“We don’t have an education problem, we have a poverty problem that exhibits itself in the education statistics”

    I don’t have a problem with National standards per se – I think being given more information about the performance of your kids is unlikely to be harmful. The question is will it do any good?

    For that we have to look at the problem, which all the stats show is the ‘long tail’ of underperformance as a bunch of people have stated above. Do I truly believe that the root cause of poor education performance in this group is that interested parents who have the means and motivation to improve the educational opportunities for their kids are not doing so because they don’t have the requisite information? No.

    My concern is not that National are introducing standards, it’s that they are trumpeting them as some kind of solution and don’t seem to be doing anything else of substance.

    To give another example – New Zealand has one of the highest rates of Rheumatic fever in the OECD, a disease of poverty and overcrowding. In a television debate yesterday John Key congratulated himself over increasing immunisation rates for Rheumatic fever.

    I can’t remember whether this was before or after he said he was interested in cleaning up the water quality of our rivers.

    Don’t get me wrong, I’m not opposed to doing these small things to solve problems of poverty and environmental degradation – but wouldn’t it be nice if we tried not creating these problems in the first place.

    Comment by Richard29 — November 22, 2011 @ 5:38 pm

  44. As a home-schooler who is not affected by the National Standards but was totally against them once I took the time to find them online and actually read them, I’ve found people that are for them have never even looked at them – they just like the whole idea. Which is weird, why do people want more Government control of education, don’t we already have enough?

    Really interesting comments, Lucy. Direct experience of teachers is always worth far more than whatever a political junkie can say.

    Comment by Lucia Maria — November 22, 2011 @ 6:10 pm

  45. As a parent of children going to a school which is against the standards I have no problem with the BoT expressing their concern along with numerous other school boards and principals. It is their right to and as it happens I agree with them. I would like to point out to Mr Shouty who is complaining that teachers have to “DO IT” , that in fact schools who have stood against these standards ARE doing it. They are implementing the changes and following the standards processes and reporting as required by the MOE. What they are doing is stating they think it is pointless and rubbish while still complying.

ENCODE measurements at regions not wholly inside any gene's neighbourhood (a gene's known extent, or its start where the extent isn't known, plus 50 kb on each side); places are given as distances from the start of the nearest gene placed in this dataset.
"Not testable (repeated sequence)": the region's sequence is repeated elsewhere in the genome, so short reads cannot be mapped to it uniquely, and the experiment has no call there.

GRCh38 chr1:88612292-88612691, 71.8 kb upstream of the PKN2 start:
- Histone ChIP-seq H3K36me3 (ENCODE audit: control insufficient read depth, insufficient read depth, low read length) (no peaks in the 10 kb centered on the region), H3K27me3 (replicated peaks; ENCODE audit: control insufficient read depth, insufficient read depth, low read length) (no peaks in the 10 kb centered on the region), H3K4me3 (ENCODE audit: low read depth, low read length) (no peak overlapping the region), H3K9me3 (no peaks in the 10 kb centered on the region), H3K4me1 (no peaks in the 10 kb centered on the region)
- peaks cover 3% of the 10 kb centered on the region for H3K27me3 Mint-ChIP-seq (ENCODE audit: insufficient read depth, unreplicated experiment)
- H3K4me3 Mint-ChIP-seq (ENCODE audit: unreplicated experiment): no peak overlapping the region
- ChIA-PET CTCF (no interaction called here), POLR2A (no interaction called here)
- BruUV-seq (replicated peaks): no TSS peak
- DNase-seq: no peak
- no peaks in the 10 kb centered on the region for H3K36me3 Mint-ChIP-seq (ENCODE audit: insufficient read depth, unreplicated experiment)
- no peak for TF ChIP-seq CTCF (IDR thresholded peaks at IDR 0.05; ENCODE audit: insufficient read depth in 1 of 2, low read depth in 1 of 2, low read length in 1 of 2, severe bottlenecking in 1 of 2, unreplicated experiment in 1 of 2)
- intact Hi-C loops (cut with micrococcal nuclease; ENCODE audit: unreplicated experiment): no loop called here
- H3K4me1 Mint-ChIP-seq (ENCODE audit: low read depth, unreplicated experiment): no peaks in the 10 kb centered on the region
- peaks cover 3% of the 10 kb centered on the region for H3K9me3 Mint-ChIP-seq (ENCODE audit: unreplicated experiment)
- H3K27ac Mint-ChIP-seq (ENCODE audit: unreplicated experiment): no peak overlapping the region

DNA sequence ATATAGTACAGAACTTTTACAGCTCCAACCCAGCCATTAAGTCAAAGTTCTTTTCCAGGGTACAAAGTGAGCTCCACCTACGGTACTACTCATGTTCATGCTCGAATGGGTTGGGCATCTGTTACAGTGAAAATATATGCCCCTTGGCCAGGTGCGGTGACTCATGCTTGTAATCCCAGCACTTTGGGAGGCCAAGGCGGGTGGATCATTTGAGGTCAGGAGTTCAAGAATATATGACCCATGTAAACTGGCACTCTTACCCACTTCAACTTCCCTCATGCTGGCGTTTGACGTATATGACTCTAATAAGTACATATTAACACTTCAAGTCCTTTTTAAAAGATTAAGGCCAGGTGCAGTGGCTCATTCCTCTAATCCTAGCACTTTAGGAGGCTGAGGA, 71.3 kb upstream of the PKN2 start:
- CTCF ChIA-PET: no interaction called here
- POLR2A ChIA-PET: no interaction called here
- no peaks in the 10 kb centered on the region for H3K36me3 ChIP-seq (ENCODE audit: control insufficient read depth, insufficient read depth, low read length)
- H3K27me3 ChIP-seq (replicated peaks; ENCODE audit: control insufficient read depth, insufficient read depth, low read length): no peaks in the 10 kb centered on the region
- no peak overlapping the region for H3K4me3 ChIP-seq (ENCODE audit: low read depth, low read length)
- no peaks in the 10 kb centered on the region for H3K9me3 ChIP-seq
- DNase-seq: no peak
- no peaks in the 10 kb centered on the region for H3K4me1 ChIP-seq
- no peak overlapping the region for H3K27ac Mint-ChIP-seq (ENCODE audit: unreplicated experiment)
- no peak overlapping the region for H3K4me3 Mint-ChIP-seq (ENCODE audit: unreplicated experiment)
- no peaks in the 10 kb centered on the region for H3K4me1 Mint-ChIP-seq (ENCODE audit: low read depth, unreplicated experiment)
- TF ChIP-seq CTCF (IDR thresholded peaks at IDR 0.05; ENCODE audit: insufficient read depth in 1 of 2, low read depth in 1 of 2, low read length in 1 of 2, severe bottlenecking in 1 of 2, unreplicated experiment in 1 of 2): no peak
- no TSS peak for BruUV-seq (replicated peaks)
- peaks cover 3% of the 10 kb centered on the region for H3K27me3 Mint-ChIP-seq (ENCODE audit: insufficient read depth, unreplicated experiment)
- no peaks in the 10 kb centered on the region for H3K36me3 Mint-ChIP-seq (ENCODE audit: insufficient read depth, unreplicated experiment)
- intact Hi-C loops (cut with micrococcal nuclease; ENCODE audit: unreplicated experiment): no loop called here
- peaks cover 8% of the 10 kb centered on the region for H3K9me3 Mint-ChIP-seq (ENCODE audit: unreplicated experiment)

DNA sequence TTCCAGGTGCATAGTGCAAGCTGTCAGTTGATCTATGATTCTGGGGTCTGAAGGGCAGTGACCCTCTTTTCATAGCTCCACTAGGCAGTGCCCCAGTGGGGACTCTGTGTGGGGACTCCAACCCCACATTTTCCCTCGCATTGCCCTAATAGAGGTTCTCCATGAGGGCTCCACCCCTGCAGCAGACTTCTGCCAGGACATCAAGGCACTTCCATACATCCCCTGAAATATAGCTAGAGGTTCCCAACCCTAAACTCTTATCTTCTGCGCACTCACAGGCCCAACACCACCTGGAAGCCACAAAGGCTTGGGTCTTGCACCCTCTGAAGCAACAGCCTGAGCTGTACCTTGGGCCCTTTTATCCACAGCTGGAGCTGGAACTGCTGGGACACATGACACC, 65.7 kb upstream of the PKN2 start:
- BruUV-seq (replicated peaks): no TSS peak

You cant have a National Standard when there is no specified national standard or way of measuring them that is consistent across the board. Different schools are using different method to assess. One school may ask a group of yr 5 children to write a piece of descriptive writing and then assess, Another school- technically doing the same thing- will talk for half an hour about writing techniques and use of adjectives and then ask their kids to do some descriptive writing. In most circumstances the second group will have more children who can successfully complete the task.This exact scenario has happened. Which group followed instructions for assessing correctly? It all depends on the interpretation and that shouldn’t happen in a national standard.

    Comment by Ana — November 22, 2011 @ 8:33 pm

  46. Nice to see an early morning diatribe generating so much debate elsewhere. I’m not a huge fan of teaching my students to STFU and do what they’re told, but I am also a grown up and get on with my job. When National Standards arrive in secondary I will use them, as I will use the reporting system. Actually I have often thought that reporting was bad, and could do with some sharpening up. Schools have always been accountable to parents because we have to report three times a year, and hold parent teacher nights. I look forward to the parent teacher nights because there is no better way to get down to the nitty gritty than by having a face to face meeting. I have no idea what the master and servant quote means so I can’t comment. I don’t teach my students to be servants, but I do think of myself as a servant of my community, and my country.